Although the health benefits of diets including fresh fruit and vegetables are well established, the sugar content of fruit has led to uncertainty about associated risks of diabetes and of vascular complications of the disease.
Huaidong Du of the University of Oxford, Oxford, United Kingdom and colleagues studied nearly 500,000 people participating in the China Kadoorie Biobank over about 7 years of follow-up, documenting new cases of diabetes and recording the occurrence of vascular disease and death in people with pre-existing diabetes.
The researchers found that people who reported elevated consumption of fresh fruit had a lower associated risk of developing diabetes in comparison with other participants (adjusted hazard ratio [aHR] 0.88, 95 percent CI 0.83-0.93), which corresponds to an estimated 0.2 percent reduction in the absolute risk of diabetes over 5 years.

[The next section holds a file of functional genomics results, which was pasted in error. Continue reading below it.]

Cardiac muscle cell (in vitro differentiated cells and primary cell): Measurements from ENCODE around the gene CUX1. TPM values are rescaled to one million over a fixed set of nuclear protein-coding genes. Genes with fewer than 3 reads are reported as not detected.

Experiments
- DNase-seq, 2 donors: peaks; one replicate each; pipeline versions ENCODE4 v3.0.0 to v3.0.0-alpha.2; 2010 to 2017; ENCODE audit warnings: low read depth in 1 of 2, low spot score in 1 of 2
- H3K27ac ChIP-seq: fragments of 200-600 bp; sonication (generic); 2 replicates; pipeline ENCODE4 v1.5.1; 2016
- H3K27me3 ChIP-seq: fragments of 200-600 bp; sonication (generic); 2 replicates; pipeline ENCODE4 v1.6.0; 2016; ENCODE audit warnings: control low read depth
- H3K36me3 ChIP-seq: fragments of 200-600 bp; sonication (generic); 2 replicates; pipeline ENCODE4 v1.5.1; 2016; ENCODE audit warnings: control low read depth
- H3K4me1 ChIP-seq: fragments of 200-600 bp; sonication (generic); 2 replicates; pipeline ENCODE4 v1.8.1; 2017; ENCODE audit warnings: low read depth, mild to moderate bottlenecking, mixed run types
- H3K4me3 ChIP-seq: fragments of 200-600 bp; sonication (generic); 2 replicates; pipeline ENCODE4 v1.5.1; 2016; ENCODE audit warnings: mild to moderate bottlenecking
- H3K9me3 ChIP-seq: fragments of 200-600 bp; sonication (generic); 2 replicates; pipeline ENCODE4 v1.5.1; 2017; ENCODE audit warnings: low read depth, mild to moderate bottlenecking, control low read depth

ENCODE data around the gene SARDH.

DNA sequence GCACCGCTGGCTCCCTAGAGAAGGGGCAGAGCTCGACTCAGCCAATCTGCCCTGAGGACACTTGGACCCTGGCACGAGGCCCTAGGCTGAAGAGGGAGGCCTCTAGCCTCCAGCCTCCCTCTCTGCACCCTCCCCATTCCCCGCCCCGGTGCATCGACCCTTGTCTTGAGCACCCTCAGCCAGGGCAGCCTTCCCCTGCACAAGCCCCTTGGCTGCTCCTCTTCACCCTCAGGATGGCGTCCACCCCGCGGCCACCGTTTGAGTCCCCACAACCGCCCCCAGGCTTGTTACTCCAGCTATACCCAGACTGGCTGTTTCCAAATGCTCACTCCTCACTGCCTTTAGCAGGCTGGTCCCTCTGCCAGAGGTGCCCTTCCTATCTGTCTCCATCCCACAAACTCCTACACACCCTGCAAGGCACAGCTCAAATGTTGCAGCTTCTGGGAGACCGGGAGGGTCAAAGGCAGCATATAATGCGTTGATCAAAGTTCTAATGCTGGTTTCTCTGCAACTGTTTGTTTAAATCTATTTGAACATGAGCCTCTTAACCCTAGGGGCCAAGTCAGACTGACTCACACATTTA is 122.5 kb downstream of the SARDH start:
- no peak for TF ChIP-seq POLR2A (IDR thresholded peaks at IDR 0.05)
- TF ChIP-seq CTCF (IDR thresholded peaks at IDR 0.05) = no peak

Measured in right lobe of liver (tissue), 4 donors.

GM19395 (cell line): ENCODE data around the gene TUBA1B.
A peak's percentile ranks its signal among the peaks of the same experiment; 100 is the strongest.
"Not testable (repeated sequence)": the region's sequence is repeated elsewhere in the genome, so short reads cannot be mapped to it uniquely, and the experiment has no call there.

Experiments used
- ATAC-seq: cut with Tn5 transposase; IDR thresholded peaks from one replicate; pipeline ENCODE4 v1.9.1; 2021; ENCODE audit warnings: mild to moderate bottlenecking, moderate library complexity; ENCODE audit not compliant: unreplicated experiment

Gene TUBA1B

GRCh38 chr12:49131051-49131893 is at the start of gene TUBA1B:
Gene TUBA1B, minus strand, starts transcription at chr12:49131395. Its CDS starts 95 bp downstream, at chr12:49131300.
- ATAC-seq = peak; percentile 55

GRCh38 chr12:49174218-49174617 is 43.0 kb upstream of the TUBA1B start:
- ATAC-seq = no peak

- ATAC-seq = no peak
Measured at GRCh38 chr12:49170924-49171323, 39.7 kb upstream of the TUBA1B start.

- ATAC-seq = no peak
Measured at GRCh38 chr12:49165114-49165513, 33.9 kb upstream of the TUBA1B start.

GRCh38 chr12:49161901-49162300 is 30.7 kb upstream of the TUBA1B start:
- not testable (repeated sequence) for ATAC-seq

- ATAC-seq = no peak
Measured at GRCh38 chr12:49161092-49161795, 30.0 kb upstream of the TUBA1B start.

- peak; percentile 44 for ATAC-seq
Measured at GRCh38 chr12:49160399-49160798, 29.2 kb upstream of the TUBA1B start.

In people with diabetes, higher consumption of fresh fruit was associated with a lower risk of mortality (aHR 0.83, 95 percent CI 0.74-0.93 per 100g fruit/d), corresponding to an absolute decrease in risk of 1.9 percent at 5 years, and with lower risks of microvascular and macrovascular complications.
In addition to the health benefits of consuming fresh fruit, Du and colleagues emphasize the value of their findings for Asian populations where fruit consumption is commonly restricted in people with diabetes.
The main limitation of this observational study is that the effects of fruit consumption can be difficult to distinguish from those of participants' other dietary and behavioral characteristics. The study is published in PLOS Medicine.